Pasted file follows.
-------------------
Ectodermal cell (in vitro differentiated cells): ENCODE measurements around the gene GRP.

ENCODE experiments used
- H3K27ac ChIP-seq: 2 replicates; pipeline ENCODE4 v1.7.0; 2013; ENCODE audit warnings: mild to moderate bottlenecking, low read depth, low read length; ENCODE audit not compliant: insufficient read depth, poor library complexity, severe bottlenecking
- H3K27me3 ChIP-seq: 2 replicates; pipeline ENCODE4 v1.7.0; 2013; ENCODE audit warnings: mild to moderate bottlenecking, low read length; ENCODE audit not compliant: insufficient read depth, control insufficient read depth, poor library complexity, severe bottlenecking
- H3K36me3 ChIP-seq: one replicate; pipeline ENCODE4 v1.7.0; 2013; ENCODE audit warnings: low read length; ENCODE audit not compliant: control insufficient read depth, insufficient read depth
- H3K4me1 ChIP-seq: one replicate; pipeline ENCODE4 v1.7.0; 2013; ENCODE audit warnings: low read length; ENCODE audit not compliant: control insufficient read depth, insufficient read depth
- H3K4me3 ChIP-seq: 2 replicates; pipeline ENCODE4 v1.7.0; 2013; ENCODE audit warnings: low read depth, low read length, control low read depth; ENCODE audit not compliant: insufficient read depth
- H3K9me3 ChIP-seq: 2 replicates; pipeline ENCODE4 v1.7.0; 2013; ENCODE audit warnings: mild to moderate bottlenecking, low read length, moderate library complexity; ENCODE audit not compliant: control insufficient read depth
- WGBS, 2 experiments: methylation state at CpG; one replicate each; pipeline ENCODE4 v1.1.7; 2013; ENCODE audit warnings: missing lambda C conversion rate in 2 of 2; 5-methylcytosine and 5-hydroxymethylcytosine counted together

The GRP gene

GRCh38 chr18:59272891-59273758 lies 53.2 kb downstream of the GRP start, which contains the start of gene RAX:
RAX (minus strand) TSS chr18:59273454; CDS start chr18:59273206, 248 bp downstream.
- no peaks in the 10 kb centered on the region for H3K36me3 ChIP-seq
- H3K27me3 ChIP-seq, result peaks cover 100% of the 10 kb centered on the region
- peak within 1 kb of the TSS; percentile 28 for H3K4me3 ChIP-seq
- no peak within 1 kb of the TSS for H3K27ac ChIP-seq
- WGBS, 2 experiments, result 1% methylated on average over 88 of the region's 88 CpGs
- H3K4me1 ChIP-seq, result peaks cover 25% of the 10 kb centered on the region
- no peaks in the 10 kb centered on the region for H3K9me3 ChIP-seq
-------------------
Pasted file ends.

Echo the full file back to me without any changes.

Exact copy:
Ectodermal cell (in vitro differentiated cells): ENCODE measurements around the gene GRP.

ENCODE experiments used
- H3K27ac ChIP-seq: 2 replicates; pipeline ENCODE4 v1.7.0; 2013; ENCODE audit warnings: mild to moderate bottlenecking, low read depth, low read length; ENCODE audit not compliant: insufficient read depth, poor library complexity, severe bottlenecking
- H3K27me3 ChIP-seq: 2 replicates; pipeline ENCODE4 v1.7.0; 2013; ENCODE audit warnings: mild to moderate bottlenecking, low read length; ENCODE audit not compliant: insufficient read depth, control insufficient read depth, poor library complexity, severe bottlenecking
- H3K36me3 ChIP-seq: one replicate; pipeline ENCODE4 v1.7.0; 2013; ENCODE audit warnings: low read length; ENCODE audit not compliant: control insufficient read depth, insufficient read depth
- H3K4me1 ChIP-seq: one replicate; pipeline ENCODE4 v1.7.0; 2013; ENCODE audit warnings: low read length; ENCODE audit not compliant: control insufficient read depth, insufficient read depth
- H3K4me3 ChIP-seq: 2 replicates; pipeline ENCODE4 v1.7.0; 2013; ENCODE audit warnings: low read depth, low read length, control low read depth; ENCODE audit not compliant: insufficient read depth
- H3K9me3 ChIP-seq: 2 replicates; pipeline ENCODE4 v1.7.0; 2013; ENCODE audit warnings: mild to moderate bottlenecking, low read length, moderate library complexity; ENCODE audit not compliant: control insufficient read depth
- WGBS, 2 experiments: methylation state at CpG; one replicate each; pipeline ENCODE4 v1.1.7; 2013; ENCODE audit warnings: missing lambda C conversion rate in 2 of 2; 5-methylcytosine and 5-hydroxymethylcytosine counted together

The GRP gene

GRCh38 chr18:59272891-59273758 lies 53.2 kb downstream of the GRP start, which contains the start of gene RAX:
RAX (minus strand) TSS chr18:59273454; CDS start chr18:59273206, 248 bp downstream.
- no peaks in the 10 kb centered on the region for H3K36me3 ChIP-seq
- H3K27me3 ChIP-seq, result peaks cover 100% of the 10 kb centered on the region
- peak within 1 kb of the TSS; percentile 28 for H3K4me3 ChIP-seq
- no peak within 1 kb of the TSS for H3K27ac ChIP-seq
- WGBS, 2 experiments, result 1% methylated on average over 88 of the region's 88 CpGs
- H3K4me1 ChIP-seq, result peaks cover 25% of the 10 kb centered on the region
- no peaks in the 10 kb centered on the region for H3K9me3 ChIP-seq